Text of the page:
Friday, August 3, 2018
Court Resuscitates Action Claiming TV Show Breach Copyright
Three Members of Panel Agree Dismissal Was Appropriate; Two Say District Judge Erred in Disallowing Amendment
By a MetNews Staff Writer
Logo for television series, Empire
The claim of a writer/producer that creators of the hit Fox television show Empire copied his earlier treatment for a proposed series was properly dismissed, but he should have been granted leave to amend, the Ninth U.S. Circuit Court of Appeals has held.
A memorandum opinion was filed Wednesday, signed by Circuit Judges Kim M. Wardlaw and John B. Owens. Wardlaw wrote a separate concurring opinion, while Circuit Judge Jacqueline Nguyen concurred in part and dissented in part.
The case was brought by Jon Astor-White, who claimed that his copyrighted script for King Solomon which he circulated among Hollywood professionals in 2007, about an African-American music industry mogul, was copied by the defendants for the first season of the dramatic series Empire, which shares that same basic premise and first aired in 2015. A television treatment is a short document setting forth the characters, plot, and episode ideas for a new program.
The memorandum opinion says that Astor-White’s complaint fails to show that the defendants violated his copyright. It points out, however, that with an amended complaint he could possibly cure that defect by showing either a striking similarity, or showing a substantial similarity and access by the defendants to his work.
“Astor-White’s second amended complaint could focus on the similarities, particularly important where the author of a treatment alleges infringement by a now full season-long series…,” the memorandum opinion says. “And to allege access, as Astor-White’s briefing demonstrates. Astor-White could plead facts describing a plausible chain of events linking the King Solomon treatment to defendants.”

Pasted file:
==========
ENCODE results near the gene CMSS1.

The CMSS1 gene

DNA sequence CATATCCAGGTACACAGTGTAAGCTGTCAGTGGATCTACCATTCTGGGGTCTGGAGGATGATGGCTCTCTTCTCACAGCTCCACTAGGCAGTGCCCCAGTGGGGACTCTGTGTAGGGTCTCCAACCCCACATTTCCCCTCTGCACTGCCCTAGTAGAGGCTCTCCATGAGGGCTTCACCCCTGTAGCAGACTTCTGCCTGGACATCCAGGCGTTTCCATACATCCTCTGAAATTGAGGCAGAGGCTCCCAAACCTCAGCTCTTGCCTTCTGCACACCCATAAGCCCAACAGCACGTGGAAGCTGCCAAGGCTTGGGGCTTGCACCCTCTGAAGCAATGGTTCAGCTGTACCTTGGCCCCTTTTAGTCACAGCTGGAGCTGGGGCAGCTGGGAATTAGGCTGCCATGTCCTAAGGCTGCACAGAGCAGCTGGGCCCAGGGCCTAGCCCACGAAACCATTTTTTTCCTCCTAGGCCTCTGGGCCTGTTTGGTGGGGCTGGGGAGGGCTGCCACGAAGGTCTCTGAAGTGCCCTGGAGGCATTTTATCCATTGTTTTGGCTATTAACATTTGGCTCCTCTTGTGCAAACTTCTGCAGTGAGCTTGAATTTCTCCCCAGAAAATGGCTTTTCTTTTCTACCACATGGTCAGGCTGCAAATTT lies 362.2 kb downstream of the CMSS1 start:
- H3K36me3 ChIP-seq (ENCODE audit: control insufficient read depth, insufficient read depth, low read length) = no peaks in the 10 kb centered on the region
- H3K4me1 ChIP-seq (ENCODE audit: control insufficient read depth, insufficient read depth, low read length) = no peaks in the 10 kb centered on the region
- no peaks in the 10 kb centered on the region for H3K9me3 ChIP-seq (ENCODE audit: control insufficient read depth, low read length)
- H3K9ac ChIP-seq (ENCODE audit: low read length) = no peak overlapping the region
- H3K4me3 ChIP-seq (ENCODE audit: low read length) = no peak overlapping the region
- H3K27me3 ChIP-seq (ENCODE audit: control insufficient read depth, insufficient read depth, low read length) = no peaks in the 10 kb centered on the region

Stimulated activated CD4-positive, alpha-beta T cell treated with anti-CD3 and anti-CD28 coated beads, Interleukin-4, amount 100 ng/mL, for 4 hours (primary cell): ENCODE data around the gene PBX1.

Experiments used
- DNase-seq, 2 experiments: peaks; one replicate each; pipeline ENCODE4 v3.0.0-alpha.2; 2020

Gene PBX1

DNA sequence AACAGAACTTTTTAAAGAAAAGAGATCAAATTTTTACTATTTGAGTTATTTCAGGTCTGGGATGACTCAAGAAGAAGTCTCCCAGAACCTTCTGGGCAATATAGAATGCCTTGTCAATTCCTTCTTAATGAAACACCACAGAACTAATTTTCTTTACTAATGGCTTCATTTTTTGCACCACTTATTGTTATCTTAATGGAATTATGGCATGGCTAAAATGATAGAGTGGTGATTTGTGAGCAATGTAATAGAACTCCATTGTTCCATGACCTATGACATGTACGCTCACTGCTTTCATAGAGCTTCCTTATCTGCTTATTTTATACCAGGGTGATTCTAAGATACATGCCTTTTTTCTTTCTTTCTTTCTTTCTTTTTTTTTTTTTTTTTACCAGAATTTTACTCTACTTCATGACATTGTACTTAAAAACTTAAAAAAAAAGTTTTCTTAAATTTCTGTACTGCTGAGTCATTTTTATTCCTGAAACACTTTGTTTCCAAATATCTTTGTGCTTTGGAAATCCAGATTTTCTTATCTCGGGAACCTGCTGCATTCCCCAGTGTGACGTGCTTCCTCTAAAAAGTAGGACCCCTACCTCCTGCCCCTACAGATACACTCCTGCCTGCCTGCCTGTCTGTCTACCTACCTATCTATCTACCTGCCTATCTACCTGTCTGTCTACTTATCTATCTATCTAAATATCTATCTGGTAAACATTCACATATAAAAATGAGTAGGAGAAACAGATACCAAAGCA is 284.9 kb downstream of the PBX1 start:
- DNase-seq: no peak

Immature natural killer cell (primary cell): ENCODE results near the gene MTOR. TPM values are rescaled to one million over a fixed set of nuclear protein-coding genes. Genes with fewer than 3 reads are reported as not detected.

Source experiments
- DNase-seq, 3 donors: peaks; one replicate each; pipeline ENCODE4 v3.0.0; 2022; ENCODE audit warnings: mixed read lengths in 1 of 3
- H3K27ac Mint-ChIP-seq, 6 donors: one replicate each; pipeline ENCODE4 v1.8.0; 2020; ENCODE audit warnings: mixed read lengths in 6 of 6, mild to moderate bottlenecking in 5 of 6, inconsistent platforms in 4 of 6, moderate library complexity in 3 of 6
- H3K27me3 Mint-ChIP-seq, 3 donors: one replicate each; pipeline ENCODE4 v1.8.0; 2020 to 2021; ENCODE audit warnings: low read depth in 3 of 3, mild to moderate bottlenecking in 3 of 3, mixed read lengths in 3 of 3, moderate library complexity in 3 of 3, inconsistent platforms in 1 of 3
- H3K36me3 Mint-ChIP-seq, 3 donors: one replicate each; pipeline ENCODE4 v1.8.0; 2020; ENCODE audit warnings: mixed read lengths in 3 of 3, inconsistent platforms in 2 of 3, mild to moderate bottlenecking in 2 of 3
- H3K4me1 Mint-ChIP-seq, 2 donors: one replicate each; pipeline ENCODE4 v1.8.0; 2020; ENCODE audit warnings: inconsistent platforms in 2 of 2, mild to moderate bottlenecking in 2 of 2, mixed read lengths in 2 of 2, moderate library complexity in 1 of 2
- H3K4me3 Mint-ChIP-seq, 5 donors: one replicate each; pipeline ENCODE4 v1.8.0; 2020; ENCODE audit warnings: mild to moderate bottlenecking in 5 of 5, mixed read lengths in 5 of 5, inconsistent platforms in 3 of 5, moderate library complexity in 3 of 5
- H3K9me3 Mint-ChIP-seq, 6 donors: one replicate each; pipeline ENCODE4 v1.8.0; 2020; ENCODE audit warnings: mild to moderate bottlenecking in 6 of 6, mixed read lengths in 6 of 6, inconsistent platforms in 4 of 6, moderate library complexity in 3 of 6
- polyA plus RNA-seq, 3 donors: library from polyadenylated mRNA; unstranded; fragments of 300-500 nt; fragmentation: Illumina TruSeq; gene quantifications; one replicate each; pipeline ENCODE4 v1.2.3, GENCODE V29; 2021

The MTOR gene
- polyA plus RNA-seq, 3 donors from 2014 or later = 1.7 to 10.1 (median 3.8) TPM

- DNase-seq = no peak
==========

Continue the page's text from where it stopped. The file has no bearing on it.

Wardlaw concurred in greater detail, noting that at the time Astor-White circulated his script, African-American characters on television were largely relegated to situation comedies. That has since changed, but King Solomon was written “on the revolution’s precipice,” she said, adding:
“The district court dismissed this claim on the basis that the storyline in King Solomon and its many similarities with Empire were generic. However, judges have no particular expertise in determining what is and is not generic in cases like these, where the judge could not have seen a similar show at the time it was written. Discovery and the expertise of persons who understand the landscape of television at the time King Solomon was written would have greatly informed the decision as to substantial similarity.”
“The complaint was prepared pro se by Mr. Astor-White himself: the district court judge performed the entire substantial analysis himself. in chambers, without the benefit of even a hearing, much less discovery and an expert witness.”
Nguyen concurred in affirming the dismissal, but was less impressed by the similarities between the two works. She agreed with U.S. District Judge Percy Anderson of the Central District of California that no amendment could cure Astor-White’s complaint.
The judge explained that copying protected expression has two distinct aspects: “1) actual copying that is 2) unlawful.” The majority, she said, had focused exclusively on the first aspect, and neglected to apply the extrinsic test of whether such copying had been unlawful.
Nguyen said Anderson did a complete analysis “and correctly concluded that the two works are not substantially similar as a matter of law.” She added:
“The overarching ideas of ‘a Black Record Business Mogul and his family’ and ‘the inner-workings of the billion dollar record business, and [its] effects on the  family’ are common between the two works. In fact, this is the main similarity. This idea is not protectable.”
“The majority states that the ‘second amended complaint could focus on the similarities’ between the two works…But what additional facts could change the outcome here? Both works were before the district court (as they are now before us) for review. The extrinsic test requires us to review the works, filter out unprotectable elements, and then decide as a matter of law whether the remaining similarities are sufficiently substantial to allow Astor-White to proceed with his copyright infringement claim. Yet the majority does not engage with how or why the district court should come to a different conclusion regarding unlawful appropriation the second time around, nor do I think it could.”
The case is Astor-White v. Strong, No. 16-55565.
The fifth season of Empire is set to begin Sept. 26. Astor-White is only claiming that the first season violated his copyright.
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